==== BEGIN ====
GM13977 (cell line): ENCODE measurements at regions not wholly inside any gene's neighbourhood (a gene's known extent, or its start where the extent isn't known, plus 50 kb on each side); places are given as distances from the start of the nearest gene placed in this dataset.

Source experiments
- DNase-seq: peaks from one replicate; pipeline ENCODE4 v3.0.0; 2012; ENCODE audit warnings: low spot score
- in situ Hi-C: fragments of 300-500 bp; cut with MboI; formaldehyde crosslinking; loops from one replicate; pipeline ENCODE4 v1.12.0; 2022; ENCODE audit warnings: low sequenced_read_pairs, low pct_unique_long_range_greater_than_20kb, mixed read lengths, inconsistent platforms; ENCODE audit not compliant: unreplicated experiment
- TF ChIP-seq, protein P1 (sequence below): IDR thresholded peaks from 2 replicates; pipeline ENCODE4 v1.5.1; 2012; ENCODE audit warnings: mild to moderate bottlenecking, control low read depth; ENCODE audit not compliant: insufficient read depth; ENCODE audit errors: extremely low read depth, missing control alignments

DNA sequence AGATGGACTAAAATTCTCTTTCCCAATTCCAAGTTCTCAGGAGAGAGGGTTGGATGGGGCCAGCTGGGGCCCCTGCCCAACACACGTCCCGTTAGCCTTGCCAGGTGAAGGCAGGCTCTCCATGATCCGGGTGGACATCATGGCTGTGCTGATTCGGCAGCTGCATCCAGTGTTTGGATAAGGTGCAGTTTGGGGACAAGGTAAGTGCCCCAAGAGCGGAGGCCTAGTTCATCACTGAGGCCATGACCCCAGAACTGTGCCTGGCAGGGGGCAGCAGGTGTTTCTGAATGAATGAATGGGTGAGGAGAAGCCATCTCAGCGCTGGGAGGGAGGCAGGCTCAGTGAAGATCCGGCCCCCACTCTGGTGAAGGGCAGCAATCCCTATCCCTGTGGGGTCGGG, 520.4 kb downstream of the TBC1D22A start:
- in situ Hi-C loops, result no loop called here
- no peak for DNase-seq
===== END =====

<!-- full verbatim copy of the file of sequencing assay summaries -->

GM13977 (cell line): ENCODE measurements at regions not wholly inside any gene's neighbourhood (a gene's known extent, or its start where the extent isn't known, plus 50 kb on each side); places are given as distances from the start of the nearest gene placed in this dataset.

Source experiments
- DNase-seq: peaks from one replicate; pipeline ENCODE4 v3.0.0; 2012; ENCODE audit warnings: low spot score
- in situ Hi-C: fragments of 300-500 bp; cut with MboI; formaldehyde crosslinking; loops from one replicate; pipeline ENCODE4 v1.12.0; 2022; ENCODE audit warnings: low sequenced_read_pairs, low pct_unique_long_range_greater_than_20kb, mixed read lengths, inconsistent platforms; ENCODE audit not compliant: unreplicated experiment
- TF ChIP-seq, protein P1 (sequence below): IDR thresholded peaks from 2 replicates; pipeline ENCODE4 v1.5.1; 2012; ENCODE audit warnings: mild to moderate bottlenecking, control low read depth; ENCODE audit not compliant: insufficient read depth; ENCODE audit errors: extremely low read depth, missing control alignments

DNA sequence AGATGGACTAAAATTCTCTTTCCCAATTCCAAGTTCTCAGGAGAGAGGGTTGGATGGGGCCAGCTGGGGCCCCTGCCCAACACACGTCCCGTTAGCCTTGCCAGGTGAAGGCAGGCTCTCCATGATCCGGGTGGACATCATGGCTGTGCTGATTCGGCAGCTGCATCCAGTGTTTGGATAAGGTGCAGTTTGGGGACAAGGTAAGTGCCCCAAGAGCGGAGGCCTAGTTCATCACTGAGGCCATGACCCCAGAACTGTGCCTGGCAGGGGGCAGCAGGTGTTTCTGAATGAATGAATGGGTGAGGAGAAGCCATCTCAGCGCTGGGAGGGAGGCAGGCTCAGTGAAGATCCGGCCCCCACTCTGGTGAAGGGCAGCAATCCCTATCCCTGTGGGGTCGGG, 520.4 kb downstream of the TBC1D22A start:
- in situ Hi-C loops, result no loop called here
- no peak for DNase-seq